One day later, Russia suspended its membership in the EBU, saying in a statement that “broadcasters see Russia’s withdrawal from the competition as an ‘inappropriate political sacrifice’ in a music forum that has always emphasized its non-political status.”

Post-Communist Beginnings

In 1994, three years after the Soviet Union broke up, Russia participated in its first Eurovision, in Dublin, Ireland. It placed ninth with “Vechny Strannik” by Youddiph. The country did not earn another top 10 finish until 2000, when Alsou placed second with “Solo.”

“I wanted our artist Alsou to represent Russia at Eurovision because I was hoping it would help promote her new album in Europe,” says David Junk, an American music executive who was then President of Universal Music in Russia. “Access to 300 million television viewers across 24 countries – what a great opportunity. It was the first TV performance for this young 16-year-old girl. After a few poor placings, she brought prestige back to the country on an international stage.”

Ukraine’s first Eurovision entry was “Hasta La Vista” by Olexandr in 2003. He placed 14th. The following year, in only its second time in the contest, Ukraine won with Ruslana, who won with the title single from Wild Dances, an album she composed after an expedition to the Carpathian Mountains. Eurovision 2004 took place six months before the Orange Revolution, a civil disobedience and protest movement centered against elections later found to be marred by corruption and fraud.

“Wild Dances” spent 10 weeks at No. 1 in Belgium and also topped the Greek and Ukrainian charts. Ruslana’s album, with both Ukrainian and English editions, was certified five-times platinum in her native country. (The singer had already been signed to EMI in 2002.)

Bilan, the Russian winner in 2008, released an English-language album that year through Interscope.

Dima Bilan of Russia

Dima Bilan of Russia performs during the final of the Eurovision Song Contest 2008 at Belgrade Arena on May 24, 2008.

In 2016, Ukraine became the first Eastern European country to win Eurovision twice, with a victory by Jamala’s “1944,” which recounted the mass deportation of Crimean Tatars ordered by Josef Stalin in 1944 on the grounds that they had allegedly collaborated with Nazi Germany during the war. (Some 40% of those deported died in the process.)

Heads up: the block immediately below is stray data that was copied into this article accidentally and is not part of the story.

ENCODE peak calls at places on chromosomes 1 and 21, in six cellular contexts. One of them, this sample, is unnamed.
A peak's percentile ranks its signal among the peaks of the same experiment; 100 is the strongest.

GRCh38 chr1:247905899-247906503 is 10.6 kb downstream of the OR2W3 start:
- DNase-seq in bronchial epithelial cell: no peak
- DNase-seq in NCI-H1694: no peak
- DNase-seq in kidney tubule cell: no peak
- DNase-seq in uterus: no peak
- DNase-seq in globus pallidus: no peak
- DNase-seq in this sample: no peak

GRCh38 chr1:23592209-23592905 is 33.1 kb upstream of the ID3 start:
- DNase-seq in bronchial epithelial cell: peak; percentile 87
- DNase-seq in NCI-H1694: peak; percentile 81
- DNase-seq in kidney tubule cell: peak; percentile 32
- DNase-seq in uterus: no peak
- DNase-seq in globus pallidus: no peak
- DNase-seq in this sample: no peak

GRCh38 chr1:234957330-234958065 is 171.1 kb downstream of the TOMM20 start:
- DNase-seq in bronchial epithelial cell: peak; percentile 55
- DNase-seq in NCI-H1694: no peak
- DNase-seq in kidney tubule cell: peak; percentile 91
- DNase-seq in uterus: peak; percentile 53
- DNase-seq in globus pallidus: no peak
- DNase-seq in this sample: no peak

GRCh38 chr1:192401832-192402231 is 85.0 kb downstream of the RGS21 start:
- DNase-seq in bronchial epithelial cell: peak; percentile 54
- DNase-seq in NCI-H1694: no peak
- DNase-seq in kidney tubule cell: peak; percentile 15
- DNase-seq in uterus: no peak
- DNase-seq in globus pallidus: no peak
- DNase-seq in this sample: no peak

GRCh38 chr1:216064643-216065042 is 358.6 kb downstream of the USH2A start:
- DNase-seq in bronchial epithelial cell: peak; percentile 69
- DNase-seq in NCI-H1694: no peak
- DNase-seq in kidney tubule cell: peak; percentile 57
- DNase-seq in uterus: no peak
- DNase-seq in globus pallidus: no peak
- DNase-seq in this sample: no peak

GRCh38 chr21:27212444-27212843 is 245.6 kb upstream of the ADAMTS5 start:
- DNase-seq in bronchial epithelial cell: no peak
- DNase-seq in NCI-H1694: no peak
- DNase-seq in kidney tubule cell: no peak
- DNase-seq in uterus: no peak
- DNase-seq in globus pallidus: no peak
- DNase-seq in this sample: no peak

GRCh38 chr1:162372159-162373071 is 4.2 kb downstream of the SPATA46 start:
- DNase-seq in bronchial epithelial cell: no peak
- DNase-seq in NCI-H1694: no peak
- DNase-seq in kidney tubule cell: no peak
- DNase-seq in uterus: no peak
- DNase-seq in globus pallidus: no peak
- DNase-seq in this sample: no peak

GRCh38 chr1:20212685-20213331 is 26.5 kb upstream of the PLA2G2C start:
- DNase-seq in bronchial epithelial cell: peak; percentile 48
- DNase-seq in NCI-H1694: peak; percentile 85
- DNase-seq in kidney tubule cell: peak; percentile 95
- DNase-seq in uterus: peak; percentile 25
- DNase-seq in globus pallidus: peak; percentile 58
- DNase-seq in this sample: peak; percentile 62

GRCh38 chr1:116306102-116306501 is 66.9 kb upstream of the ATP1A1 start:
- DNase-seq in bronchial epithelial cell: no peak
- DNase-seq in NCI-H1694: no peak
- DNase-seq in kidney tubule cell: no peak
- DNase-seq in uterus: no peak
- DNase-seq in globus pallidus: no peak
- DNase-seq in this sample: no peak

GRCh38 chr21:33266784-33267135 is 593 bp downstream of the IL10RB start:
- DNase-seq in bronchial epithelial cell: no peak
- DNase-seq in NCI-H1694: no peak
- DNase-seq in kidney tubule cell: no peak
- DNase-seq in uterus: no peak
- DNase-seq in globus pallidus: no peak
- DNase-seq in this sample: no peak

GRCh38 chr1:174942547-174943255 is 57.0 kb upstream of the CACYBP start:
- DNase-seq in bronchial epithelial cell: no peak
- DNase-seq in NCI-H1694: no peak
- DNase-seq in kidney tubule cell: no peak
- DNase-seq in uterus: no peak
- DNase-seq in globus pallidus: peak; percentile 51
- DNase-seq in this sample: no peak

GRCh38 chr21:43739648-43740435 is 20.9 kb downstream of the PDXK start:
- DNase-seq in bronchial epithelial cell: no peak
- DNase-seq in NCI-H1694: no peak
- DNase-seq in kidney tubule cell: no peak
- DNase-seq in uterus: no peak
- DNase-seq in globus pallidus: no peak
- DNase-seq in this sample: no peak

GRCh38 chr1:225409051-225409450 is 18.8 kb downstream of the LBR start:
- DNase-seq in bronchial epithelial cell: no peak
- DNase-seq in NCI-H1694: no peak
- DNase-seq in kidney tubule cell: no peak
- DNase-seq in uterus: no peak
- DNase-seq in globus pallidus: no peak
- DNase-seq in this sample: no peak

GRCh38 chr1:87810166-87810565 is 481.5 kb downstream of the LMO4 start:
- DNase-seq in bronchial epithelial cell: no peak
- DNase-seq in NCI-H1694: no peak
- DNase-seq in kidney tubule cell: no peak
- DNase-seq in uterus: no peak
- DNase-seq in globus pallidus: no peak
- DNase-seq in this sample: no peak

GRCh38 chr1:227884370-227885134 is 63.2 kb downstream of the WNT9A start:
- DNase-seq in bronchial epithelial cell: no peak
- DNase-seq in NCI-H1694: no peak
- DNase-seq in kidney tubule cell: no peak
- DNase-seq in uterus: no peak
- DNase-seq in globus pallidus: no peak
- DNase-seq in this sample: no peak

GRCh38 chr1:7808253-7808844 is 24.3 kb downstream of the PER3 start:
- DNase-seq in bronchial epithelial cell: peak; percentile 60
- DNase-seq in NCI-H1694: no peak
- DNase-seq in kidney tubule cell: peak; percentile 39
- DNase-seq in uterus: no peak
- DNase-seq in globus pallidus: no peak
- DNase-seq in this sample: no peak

Russian officials claimed “1944” violated Eurovision rules against political content with its allusions to the 2014 Crimean crisis, when Russia invaded and annexed that region of Ukraine. The EBU disagreed and “1944” ultimately won the contest.

Following her win, Jamala released an album by the same name through Universal Music Denmark, with a U.S. release on the company’s Republic imprint. (All of her previous and subsequent albums were issued on independent Ukrainian labels.)

Jamala’s contested win was not the first Eurovision conflict between Ukraine and Russia. In 2007, Andriy Danylko, a singer- actor, was chosen to represent Ukraine in his drag persona, Verka Serduchka, with the song “Dancing Lasha Tumbai.” Some conservative elements in Ukraine protested that the country should not send a drag artist to Eurovision.

But the main controversy was over the song’s lyrics. The words “Lasha Tumbai” were challenged as sounding like “Russia Goodbye,” a reference to the Orange Revolution. Danylko denied the charge, contending the words were Mongolian for “churned butter,” which they were not.

The Ukrainian broadcaster did not ask for a change in lyrics and Verka Serduchka placed second in the contest, narrowly losing to Serbia’s Marija Šerifović with her song, “Molitva.”

Controversy erupted again in 2017 between Russia and Ukraine. Although there were calls for Russia to boycott the Ukraine-hosted 2017 contest over the ongoing conflict in eastern Ukraine, Russia announced the name of its entrant, singer-songwriter Yuliya Samoylova.